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Royall Tyler to Robert Woods Bliss, June 8, 1934 [1]

Hotel Statler



Dear Robert

I’ve just had your letter of the 7th. I know nothing about Dr. I. Révész.Emery Reves (Imre Révész in Hungarian) (1904–1981), a writer, publisher, literary agent, collector, and advocate of world peace. See letter of June 7, 1934. PijornJosep (José) Pijoán i Soteras (1881–1963), a Spanish architect, historian, art critic, essayist, and poet in the Catalan language. He published Arte cristiano primitivo: Arte bizantino hasta el saqueo de Constantinopla por los cruzados el año 1204 (Mardid: Espalsa-Calpe, 1935). Royall Tyler’s reference to Pijoán suggests that Robert Woods Bliss’s letter of June 7, 1934, had a handwritten addendum that inquired about Pijoán and his request for photographs. I used to know well, years ago in Barcelona, of which place he is a native. He has done some valuable work in the somewhat stony field of Catalan primitive painting. I think he might be allowed to have photos. of your objects.

I hope so much to see you in N.Y. next week.

Hayford & I today (hush, hush) had one of the Botkin enamelsMikhail Petrovich Botkin (1839–1914), a Russian collector. See Rosalind Polly Gray, “Muscovite Patrons of European Painting: The Collections of Vasily Kokorev, Dmitry Botkin, and Sergei Tretyakov,” Journal of the History of Collections 10, no. 2 (January 1998), 191–92; Mikhail P. Botkin, Collection M. P. Botkine (Saint Petersburg: Tovarishchestvo R. Golike i A. Vil’borg, 1911); and “The Botkin Collection and the Naïvete of the Educated Consumer,” Before the Blisses: Nineteenth-Century Connoisseurship of the Byzantine Minor Arts, Dumbarton Oaks Research Library and Collection, accessed September 8, 2015. His collection included a large number of Byzantine enamels, many of which were forged. The Boston enamel referred to by Royall Tyler is probably a Russian imitation of a Byzantine medallion of Saint Nicholas, ca. late nineteenth century–1911, gold cloisonné enamel, Museum of Fine Arts, Boston, no. 28.243. See Hanns Swarzenski and Nancy Netzer, Medieval Objects in the Museum of Fine Arts, Boston: Enamels and Glass (Boston: Museum of Fine Arts, 1986), 148–49, no. A1 (technical note by Pamela England). withdrawn from the show case of the Museum here, after getting the people to look at in under the quartz lamp.Royall Tyler believed that fake Byzantine enamels fluoresced when illuminated by a quartz lamp. It’s a brother to those of which Valentian [sic]Wilhelm (William) Rheinhold Otto Valentiner (1880–1958), a German art historian who became the director of the Detroit Institute of Art in 1924. bought 4 or 5 for Detroit,Among these were gold cloisonné enamels of the Transfiguration and Baptism, Detroit Institute of Arts, acc. nos. 28.57 and 39.647, the latter loaned to the Detroit Institute of Arts in 1928 by Robert H. Tannihill until 1939, when the museum acquired it. See Ella S. Siple, “Byzantine Enamels in Detroit, Worcester, and Boston,” The Burlington Magazine for Connoisseurs 53, no. 307 (October 1928): 197–99. These and other twelfth-century Byzantine cloisonné enamels were forgeries of the late nineteenth–early twentieth century that were formerly part of the collection of Mikhail Petrovich Botkin (1839–1913). See A. C. W., “Byzantine Enamels,” Bulletin of the Detroit Institute of Arts 9, no. 8 (May 1928): 90–93. & Mrs. O. KahnAdelaide “Addie” Wolff Kahn, the wife of Otto Hermann Kahn (1867–1934), a German-born American investment banker, collector, philanthropist, and patron of the arts. The gold cloisonné enamels owned by the Kahns—Christ Flanked by the Virgin and Saint John (52.54.1), Crucifixion (52.54.2), Ascension (52.54.3), Saint Michael (52.54.4), Saints Peter and Paul (52.54.5), Saints James and Andrew (52.54.6), Saint Mark (52.54.7), Saint John the Evangelist (52.54.8), Saint Luke (52.54.9), Saint Simon (52.54.10), and Virgin and Child (52.54.11)—are now in the Metropolitan Museum of Art, New York. has a dozen or more.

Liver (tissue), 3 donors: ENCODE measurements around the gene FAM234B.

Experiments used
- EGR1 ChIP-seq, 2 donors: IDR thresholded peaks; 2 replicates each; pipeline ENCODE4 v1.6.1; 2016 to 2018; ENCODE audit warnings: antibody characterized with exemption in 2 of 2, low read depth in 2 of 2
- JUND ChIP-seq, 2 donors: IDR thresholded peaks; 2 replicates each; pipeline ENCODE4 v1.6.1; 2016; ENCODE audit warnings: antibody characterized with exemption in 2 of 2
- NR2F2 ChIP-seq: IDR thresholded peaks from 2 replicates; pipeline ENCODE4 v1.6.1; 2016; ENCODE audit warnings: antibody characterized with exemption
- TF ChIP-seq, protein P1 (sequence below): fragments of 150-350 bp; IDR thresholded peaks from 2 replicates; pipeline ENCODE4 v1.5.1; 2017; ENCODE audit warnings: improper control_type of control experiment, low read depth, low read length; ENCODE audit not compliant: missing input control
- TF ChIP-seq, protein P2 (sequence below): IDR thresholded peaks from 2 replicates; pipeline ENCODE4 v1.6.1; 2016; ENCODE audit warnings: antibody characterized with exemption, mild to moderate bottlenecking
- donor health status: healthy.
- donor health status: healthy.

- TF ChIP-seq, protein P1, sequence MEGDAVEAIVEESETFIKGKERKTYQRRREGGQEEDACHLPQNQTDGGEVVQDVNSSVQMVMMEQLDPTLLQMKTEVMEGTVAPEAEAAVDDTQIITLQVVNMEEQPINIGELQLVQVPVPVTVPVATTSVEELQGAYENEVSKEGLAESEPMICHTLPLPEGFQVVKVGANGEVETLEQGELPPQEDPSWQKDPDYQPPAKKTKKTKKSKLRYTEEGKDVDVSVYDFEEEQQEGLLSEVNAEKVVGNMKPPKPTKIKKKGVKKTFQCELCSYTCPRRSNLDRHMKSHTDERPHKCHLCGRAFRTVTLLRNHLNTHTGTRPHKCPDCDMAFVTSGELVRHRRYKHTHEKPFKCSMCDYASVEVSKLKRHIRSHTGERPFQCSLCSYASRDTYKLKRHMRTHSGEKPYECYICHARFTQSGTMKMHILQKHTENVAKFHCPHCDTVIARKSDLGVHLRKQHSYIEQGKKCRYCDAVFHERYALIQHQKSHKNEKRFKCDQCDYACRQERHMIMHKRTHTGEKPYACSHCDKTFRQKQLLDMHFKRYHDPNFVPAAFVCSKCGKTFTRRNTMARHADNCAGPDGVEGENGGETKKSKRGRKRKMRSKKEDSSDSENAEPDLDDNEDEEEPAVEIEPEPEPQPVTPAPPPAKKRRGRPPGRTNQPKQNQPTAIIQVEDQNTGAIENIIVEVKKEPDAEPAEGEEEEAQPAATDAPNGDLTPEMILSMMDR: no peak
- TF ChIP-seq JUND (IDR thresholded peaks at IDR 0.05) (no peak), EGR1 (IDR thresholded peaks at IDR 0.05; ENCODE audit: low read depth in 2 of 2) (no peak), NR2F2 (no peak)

The big Egyptian sculpture & the Greek things here are superb. The medieval quite negligeable.

I enjoyed my visit to you enormously.


R. T.

Sachs is away, unfortunately. I saw the Fogg today. Disappointed with their sculpture.

Associated People: Hayford Peirce; Paul J. Sachs